The season finale of The Curse delivers on a shocking ending, but the episode’s final twist may be too much for viewers.
*This review contains mild spoilers for the season finale (episode 10) of Showtime’s The Curse*
Almost two months ago, when The Curse’s first episode aired, absolutely nothing could have prepared me for where we would end up. At the start of the season finale, we have a few month time jump. Whitney (Emma Stone) and Asher’s (Nathan Fielder) show is completed and aired on HGTV-Go. Unfortunately, no one is really watching it, because it seems as if the series was just dumped on streaming with little to no promotion. All the tension between Whitney and Asher seems to have let off, and they are finally back to their happy and wealthy life.
As we have become too familiar with at this point in the series, the introductory scene is obscenely awkward. The Siegels make a guest video appearance on Rachel Ray to talk about their new show, but the interview does not go to plan. Rachel asks about their passive homes and questions if the sacrifice that these homeowners will have to make is worth it. Whitney is her usual charismatic self, but Asher has this deadpan smile just staring at the camera making the scene feel immensely awkward.
We move on to the Siegels’ home, where Asher has a present for Whitney. He gives her the news that he will allow Abshir (Barkhad Adbi), an Española local who lives on one of the properties that the couple purchased, and his family to stay in their house free of charge. This leads to one of the most powerful scenes in the whole season.
When the Siegels go tell Abshir the good news, he is extremely blunt with them almost immediately asking about if they are paying for the property taxes and when the official paperwork will be finalized. This scene is so fascinating because there are no respectability politics occurring between Abshir and the Siegels. During this scene, it could be interpreted as white people doing this nice deed as a final display of dominance over this person of color, but here, white people aren’t given the satisfaction of gratitude.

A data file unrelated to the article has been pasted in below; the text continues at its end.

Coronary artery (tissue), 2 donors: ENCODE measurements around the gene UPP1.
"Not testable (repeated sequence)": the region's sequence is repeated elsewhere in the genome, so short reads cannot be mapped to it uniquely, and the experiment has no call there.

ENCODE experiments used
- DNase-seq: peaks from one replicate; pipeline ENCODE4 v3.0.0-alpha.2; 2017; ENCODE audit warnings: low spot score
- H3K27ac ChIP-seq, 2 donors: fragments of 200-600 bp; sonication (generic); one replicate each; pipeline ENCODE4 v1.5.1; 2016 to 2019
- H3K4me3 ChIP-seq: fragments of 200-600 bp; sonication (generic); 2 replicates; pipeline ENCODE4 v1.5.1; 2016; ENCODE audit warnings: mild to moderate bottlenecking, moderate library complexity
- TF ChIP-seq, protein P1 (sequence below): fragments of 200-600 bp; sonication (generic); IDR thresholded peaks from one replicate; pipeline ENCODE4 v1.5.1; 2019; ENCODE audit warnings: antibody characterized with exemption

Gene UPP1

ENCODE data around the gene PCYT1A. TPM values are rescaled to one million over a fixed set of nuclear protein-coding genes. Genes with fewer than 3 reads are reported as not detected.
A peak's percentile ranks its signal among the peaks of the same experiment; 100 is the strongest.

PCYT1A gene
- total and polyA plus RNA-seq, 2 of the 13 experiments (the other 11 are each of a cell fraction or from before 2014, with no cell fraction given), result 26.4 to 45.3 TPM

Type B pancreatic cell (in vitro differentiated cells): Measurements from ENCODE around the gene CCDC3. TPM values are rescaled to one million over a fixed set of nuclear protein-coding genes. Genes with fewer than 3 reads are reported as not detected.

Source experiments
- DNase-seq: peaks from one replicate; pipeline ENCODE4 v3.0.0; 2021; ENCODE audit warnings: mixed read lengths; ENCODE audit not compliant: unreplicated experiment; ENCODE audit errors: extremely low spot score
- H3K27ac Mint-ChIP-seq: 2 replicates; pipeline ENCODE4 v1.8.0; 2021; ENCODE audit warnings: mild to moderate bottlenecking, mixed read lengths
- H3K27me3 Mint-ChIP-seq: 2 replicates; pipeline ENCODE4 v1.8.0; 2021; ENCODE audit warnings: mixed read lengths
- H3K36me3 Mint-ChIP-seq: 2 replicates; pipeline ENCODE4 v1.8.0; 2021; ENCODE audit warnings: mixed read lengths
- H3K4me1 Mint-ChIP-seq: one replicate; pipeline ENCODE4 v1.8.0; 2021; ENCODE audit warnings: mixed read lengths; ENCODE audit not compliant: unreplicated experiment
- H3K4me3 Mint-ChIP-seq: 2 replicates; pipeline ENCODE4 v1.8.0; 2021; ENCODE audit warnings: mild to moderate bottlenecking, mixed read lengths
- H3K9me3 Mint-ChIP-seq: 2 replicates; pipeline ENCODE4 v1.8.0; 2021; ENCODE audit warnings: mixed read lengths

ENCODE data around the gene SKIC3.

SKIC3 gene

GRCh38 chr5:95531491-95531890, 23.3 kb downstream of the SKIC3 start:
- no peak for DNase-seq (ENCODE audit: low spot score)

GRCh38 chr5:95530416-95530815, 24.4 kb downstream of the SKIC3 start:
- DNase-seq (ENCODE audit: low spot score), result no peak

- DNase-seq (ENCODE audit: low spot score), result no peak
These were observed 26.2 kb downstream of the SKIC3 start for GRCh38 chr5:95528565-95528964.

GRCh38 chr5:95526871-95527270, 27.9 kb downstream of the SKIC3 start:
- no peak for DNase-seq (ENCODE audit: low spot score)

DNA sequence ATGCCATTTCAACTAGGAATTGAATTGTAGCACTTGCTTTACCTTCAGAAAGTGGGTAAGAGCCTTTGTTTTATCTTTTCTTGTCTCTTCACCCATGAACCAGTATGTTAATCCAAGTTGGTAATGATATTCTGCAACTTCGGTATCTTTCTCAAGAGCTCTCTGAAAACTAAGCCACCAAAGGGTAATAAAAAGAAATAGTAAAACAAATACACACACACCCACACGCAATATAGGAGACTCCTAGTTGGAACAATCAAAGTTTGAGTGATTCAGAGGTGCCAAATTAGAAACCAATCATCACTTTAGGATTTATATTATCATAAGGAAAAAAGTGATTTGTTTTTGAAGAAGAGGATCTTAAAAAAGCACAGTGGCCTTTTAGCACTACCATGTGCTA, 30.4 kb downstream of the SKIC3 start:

In another show, Abshir would come off as extremely grateful and in debt to the Siegels, even if it wasn’t authentic but, The Curse plays up on this tension in the season finale, which makes the audience dial in to see how Asher and Whitney will react. No one is disrespectful or gives anyone a reason to become negative, but the conversation seems one wrong look away from chaos. This is all due to the strength of Stone, Fielder, and Adbi, which gives a perfect conclusion to this particular story arc.
After this scene, there is a sudden and jarring plot twist that lingers for the rest of the episode. I would never want to take away the shock value for this twist, but what happens is something not even my wildest imagination could have conjured up. I wish I could say that this is a good thing given how unpredictable this season was overall, but this twist is so jarring that it took me out of the show.
The worst part about this episode’s second half is that almost nothing else happens besides the twist. The Curse has so much going on with different characters, and while the time jump makes a good enough reason for not wrapping up every plot line, it feels like there was so much untapped potential for a much more interpersonally chaotic finale. While I appreciate the ambition of the final moments of this season, it made a brilliant show end on a low note.
Overall, The Curse is an unforgettable show. I don’t think I’ve ever seen any piece of media that has made me this uncomfortable before, especially for this length of time. Emma Stone continues to prove that she is at her absolute best when the stories she’s a part of are unorthodox, and Nathan Fielder shows some compelling acting skills, which I would have never expected from him based on his past career. Given the ending, I’m not sure if there will even be a second season, but if there is one, I know I won’t be able to stop myself from watching.
The season finale of The Curse is now available to watch on Showtime. Read our review of the first 9 episodes of The Curse!